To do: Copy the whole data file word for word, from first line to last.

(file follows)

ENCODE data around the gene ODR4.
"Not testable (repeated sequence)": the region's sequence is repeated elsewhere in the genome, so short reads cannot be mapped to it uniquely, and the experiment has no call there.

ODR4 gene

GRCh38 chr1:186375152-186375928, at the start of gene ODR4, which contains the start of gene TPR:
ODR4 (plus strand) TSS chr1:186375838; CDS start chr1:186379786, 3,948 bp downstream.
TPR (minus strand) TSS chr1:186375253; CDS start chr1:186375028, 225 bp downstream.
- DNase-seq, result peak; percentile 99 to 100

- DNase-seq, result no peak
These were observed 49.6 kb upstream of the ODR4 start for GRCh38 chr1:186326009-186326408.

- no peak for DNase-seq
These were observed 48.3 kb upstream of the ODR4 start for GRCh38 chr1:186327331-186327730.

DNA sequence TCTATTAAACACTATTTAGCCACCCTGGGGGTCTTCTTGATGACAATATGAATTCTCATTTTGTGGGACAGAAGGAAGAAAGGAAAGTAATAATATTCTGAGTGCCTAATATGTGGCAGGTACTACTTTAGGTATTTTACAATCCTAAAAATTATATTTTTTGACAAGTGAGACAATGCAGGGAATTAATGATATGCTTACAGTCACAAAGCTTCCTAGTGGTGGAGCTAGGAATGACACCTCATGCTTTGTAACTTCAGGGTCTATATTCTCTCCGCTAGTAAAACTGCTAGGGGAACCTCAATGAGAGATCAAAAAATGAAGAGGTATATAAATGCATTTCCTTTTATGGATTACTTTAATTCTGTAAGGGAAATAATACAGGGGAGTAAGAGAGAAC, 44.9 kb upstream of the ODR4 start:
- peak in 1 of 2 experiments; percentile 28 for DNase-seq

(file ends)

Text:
ENCODE data around the gene ODR4.
"Not testable (repeated sequence)": the region's sequence is repeated elsewhere in the genome, so short reads cannot be mapped to it uniquely, and the experiment has no call there.

ODR4 gene

GRCh38 chr1:186375152-186375928, at the start of gene ODR4, which contains the start of gene TPR:
ODR4 (plus strand) TSS chr1:186375838; CDS start chr1:186379786, 3,948 bp downstream.
TPR (minus strand) TSS chr1:186375253; CDS start chr1:186375028, 225 bp downstream.
- DNase-seq, result peak; percentile 99 to 100

- DNase-seq, result no peak
These were observed 49.6 kb upstream of the ODR4 start for GRCh38 chr1:186326009-186326408.

- no peak for DNase-seq
These were observed 48.3 kb upstream of the ODR4 start for GRCh38 chr1:186327331-186327730.

DNA sequence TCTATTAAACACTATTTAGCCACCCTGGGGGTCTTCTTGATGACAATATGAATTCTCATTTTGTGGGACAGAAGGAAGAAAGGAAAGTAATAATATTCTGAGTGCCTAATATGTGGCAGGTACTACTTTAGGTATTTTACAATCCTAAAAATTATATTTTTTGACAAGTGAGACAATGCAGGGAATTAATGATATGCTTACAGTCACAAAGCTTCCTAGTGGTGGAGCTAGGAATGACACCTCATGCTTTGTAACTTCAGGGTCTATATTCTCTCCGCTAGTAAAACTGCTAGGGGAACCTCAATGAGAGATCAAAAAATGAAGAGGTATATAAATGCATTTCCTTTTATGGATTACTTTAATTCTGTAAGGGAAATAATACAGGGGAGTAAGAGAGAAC, 44.9 kb upstream of the ODR4 start:
- peak in 1 of 2 experiments; percentile 28 for DNase-seq